The Hazards of Electromagnetic Radiation

Overhead power lines. Hair dryers. Electric blankets. What’s got everyone so worked up about these seemingly innocuous modern conveniences?

Electromagnetic radiation, that’s what. Produced naturally by the earth and technologically by man, electromagnetic radiation is everywhere around us–and always has been. Even prehistoric man was exposed to the earth’s natural magnetic field. But the dawn of the Industrial Age brought hundreds of new sources of electromagnetic radiation into our homes.

And therein lies the problem.

Electromagnetic radiation is produced in frequencies that range from high to extremely low. High frequency waves, such as X-rays, have long been associated with health problems given sufficient doses and exposures. But middle frequency waves, such as microwaves, and low frequency waves, such as television waves, have not been shown to be harmful.

Dangerous ELFs

Only recently, however, has the baby of the family–extremely low frequency waves, or ELFs–begun receiving attention. ELFs are emitted from the most ubiquitous of sources: power lines, house wiring and household appliances.

Hundreds of public and private studies on the health risks of ELF waves have yielded conflicting results. While it is still too early to state definitively whether or not they cause health problems, many researchers agree that ELF exposure may be associated with:

  • slowed heart rates and altered brain waves.
  • changes in the immune, circulatory and psychological systems.
    birth defects and miscarriages.
  • cancer, particularly leukemia and brain cancer.

These health risks sound ominous, but most scientists do not yet believe there is cause for great concern. For example, certain epidemiological studies have reported slightly increased cancer risks–1.5 to 2 times higher–for people exposed to higher ELF levels than the general population. For childhood leukemia, which affects one in 14,000 children per year, ELF exposure may raise the risk to two children in 14,000.

Still, some researchers and consumer advocates do think ELF waves pose a grave health threat and are lobbying for preventive measures. While the debate will likely go on for years, there are some simple, logical steps you can take to limit your ELF exposure.

Prudent Avoidance

The easiest way to ensure you won’t be harmed by ELFs is to limit your exposure to them. Authorities are calling this “prudent avoidance)–reducing human exposure to to electromagnetic fields when it can be done easily and cheaply.

Here are a few examples:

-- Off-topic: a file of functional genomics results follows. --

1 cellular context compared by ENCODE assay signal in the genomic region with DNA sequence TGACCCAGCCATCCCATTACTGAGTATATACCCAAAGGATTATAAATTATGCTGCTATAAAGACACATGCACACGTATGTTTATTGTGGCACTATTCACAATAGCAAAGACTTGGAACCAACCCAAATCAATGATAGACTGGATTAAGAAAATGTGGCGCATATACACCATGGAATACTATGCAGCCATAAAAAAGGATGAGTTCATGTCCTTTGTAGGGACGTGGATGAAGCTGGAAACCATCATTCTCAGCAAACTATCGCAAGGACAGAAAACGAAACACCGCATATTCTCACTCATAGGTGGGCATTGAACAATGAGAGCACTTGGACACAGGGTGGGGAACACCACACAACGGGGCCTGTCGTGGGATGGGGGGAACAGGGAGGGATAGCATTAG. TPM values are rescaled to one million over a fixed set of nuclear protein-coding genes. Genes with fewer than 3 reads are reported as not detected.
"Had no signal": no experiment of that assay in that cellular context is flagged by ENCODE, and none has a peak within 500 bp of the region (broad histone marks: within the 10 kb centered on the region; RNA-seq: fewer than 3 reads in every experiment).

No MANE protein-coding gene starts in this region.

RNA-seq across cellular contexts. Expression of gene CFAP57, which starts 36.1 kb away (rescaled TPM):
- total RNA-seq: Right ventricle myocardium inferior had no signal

• Don’t stand near your electric oven or microwave while it’s running. ELF wave levels drop off rapidly with distance.
  • Don’t sit too near your television.
  • Sit at arm’s length from your computer screen. Avoid sitting next to your printer, too, and try to sit no closer than 4 feet from the sides or backs of your coworkers’ computers. (Note: magnetic fields go right through walls, so partitions don’t help.)
  • Hair dryers create very high ELF levels, so consider using yours less frequently.
  • Motor-driven electric clocks produce higher ELF levels than other kinds of clocks. If you have such a clock at your bedside, consider placing it away from the bed or buying a newer digital or wind-up clock. Ditto for fans and answering machines.
  • Don’t run your electric blanket or water bed heater all night long. Instead, use these devices to warm your bed before you go to sleep them shut them off once you’re in bed.
  • If you are buying a new home, consider the location of electrical distribution and transmission lines.
  • Have your home and yard tested. Reputable home inspection companies use electronic gaussmeters (a gauss is the unit of measurement for magnetic fields) that produce fast and relatively inexpensive results. The inspection will help you identify lihot spots” in your home. However, it is important to note that there are no published, official standards for what constitutes safe or unsafe ELF wave exposure levels.
  • Perhaps most important, get informed. Read the latest magazine articles and books on this controversial topic. Contact the Department of Energy or the Environmental Protection Agency (the EPA) for more information. Then decide for yourself whether you need to be concerned and what you can do to protect yourself, your family and your community.